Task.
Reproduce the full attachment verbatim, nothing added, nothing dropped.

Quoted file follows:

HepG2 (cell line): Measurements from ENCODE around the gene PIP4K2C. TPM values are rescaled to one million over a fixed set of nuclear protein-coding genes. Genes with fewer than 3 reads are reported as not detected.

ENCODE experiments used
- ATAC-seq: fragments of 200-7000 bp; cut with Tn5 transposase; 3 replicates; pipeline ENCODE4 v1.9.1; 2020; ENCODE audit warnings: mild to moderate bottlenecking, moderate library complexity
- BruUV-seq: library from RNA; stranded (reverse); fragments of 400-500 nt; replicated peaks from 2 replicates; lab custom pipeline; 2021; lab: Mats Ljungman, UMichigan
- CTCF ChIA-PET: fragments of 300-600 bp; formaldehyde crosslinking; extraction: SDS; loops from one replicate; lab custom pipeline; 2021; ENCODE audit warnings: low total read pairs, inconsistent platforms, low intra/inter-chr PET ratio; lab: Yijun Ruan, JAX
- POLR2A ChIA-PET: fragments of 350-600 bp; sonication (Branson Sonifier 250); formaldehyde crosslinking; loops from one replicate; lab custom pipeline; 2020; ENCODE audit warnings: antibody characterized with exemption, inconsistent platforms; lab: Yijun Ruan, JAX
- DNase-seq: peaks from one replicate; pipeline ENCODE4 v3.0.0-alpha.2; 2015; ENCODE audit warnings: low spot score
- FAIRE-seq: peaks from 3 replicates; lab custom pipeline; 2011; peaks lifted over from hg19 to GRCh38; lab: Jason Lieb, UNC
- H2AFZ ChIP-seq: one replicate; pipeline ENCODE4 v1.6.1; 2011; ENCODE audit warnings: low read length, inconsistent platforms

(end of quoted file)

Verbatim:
HepG2 (cell line): Measurements from ENCODE around the gene PIP4K2C. TPM values are rescaled to one million over a fixed set of nuclear protein-coding genes. Genes with fewer than 3 reads are reported as not detected.

ENCODE experiments used
- ATAC-seq: fragments of 200-7000 bp; cut with Tn5 transposase; 3 replicates; pipeline ENCODE4 v1.9.1; 2020; ENCODE audit warnings: mild to moderate bottlenecking, moderate library complexity
- BruUV-seq: library from RNA; stranded (reverse); fragments of 400-500 nt; replicated peaks from 2 replicates; lab custom pipeline; 2021; lab: Mats Ljungman, UMichigan
- CTCF ChIA-PET: fragments of 300-600 bp; formaldehyde crosslinking; extraction: SDS; loops from one replicate; lab custom pipeline; 2021; ENCODE audit warnings: low total read pairs, inconsistent platforms, low intra/inter-chr PET ratio; lab: Yijun Ruan, JAX
- POLR2A ChIA-PET: fragments of 350-600 bp; sonication (Branson Sonifier 250); formaldehyde crosslinking; loops from one replicate; lab custom pipeline; 2020; ENCODE audit warnings: antibody characterized with exemption, inconsistent platforms; lab: Yijun Ruan, JAX
- DNase-seq: peaks from one replicate; pipeline ENCODE4 v3.0.0-alpha.2; 2015; ENCODE audit warnings: low spot score
- FAIRE-seq: peaks from 3 replicates; lab custom pipeline; 2011; peaks lifted over from hg19 to GRCh38; lab: Jason Lieb, UNC
- H2AFZ ChIP-seq: one replicate; pipeline ENCODE4 v1.6.1; 2011; ENCODE audit warnings: low read length, inconsistent platforms